Household chores have been found to be the number one cause of distraction in a study reviewing the circumstances leading up to the deaths of 447 children who drowned in Australia over a 15-year period. This equates to four in 10 (40%) cases of unintentional fatal drowning among children aged 0 to four years.
Dr Amy Peden, the study’s lead author and Royal Life Saving Senior Research Fellow, said “We know that children under five are at most risk of drowning and we know that active adult supervision is a key drowning prevention strategy in this age group. Lapses in supervision therefore put young children at an increased risk of drowning. This study takes a look at why parents and caregivers are becoming distracted and the reasons for any lapse in supervision.”
Indoor and outdoor household chores – that is everyday tasks, such as checking on dinner in the oven, taking the rubbish out or putting the washing out – accounted for lapses in supervision of young children in nearly half of the deaths in the study. This was followed by talking and socialising (14%) and electronic distractions such as smart phones (11%).
The study, conducted in collaboration with UNSW Medicine and James Cook University, found that over half of those who drowned from 2002 to 2017 died in swimming pools, and that most of these were backyard pools (87%). Over two-thirds of drowning deaths reviewed in this study occurred at the child’s own home. The data shows that 67% of fatal drownings were toddlers aged 1 to 2 years, and most of these deaths occurred in swimming pools.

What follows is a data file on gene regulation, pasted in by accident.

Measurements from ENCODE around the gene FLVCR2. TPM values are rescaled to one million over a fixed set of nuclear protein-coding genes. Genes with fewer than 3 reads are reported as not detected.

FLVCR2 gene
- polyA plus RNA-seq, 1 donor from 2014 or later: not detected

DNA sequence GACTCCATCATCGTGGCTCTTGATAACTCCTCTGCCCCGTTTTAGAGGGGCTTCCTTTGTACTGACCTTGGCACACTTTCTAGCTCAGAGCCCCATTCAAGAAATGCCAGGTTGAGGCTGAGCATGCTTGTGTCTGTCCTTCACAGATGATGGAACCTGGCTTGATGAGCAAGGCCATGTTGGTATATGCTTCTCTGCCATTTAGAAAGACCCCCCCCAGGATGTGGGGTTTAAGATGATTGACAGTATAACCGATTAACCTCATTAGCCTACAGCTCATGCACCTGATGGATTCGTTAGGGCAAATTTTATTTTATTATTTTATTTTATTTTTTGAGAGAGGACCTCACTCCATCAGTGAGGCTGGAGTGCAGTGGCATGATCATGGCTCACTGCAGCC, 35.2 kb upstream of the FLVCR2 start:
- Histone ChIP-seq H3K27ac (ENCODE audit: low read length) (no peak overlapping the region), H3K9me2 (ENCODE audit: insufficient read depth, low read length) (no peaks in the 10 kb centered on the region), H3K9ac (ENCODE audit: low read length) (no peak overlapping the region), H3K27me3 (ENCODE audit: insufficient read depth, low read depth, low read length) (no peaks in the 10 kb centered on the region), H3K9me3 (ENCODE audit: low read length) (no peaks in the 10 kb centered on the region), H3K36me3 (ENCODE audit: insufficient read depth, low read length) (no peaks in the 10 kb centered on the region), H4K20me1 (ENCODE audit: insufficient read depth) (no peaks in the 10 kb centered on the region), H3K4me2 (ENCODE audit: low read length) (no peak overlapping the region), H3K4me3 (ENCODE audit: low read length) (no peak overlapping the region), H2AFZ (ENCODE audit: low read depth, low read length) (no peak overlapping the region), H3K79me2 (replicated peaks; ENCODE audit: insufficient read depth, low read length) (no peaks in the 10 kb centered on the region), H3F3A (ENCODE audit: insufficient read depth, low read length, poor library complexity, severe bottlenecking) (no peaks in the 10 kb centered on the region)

Meanwhile, those aged less than one year were more likely to drown in bathtubs – often having been left unsupervised or in the care of young siblings who may not be able to supervise properly. These deaths were found to occur in as little as 5cm of water within two minutes. This, Dr Peden says, highlights the importance of continual, active adult supervision within close reach of a child.
A fall into water, mainly in swimming pools, accounted for almost 80% of all drowning deaths analysed in this study, followed by bathing which accounted for 16% of deaths. Most cases occurred in summer (40%) and over 50% of incidents took place in the afternoon. In nearly 40% of cases, the child who drowned was in the company of other children.
“This study aims to provide organisations such as Royal Life Saving with data to further target child drowning prevention messages based on actual occurrences. My advice to parents, after reviewing the case files associated with these deaths, is that no task is worth your child’s life. I am a mum of two young children and I understand the pressures on parents’ time and the temptation to do other things. However, if children are in and around water, supervision is the only task you should be engaging in,” says Dr Peden.
The findings of the study will inform Keep Watch, Royal Life Saving’s child drowning prevention program for parents and carers of young children.
The full published paper is available online at https://onlinelibrary.wiley.com/doi/abs/10.1111/jpc.14668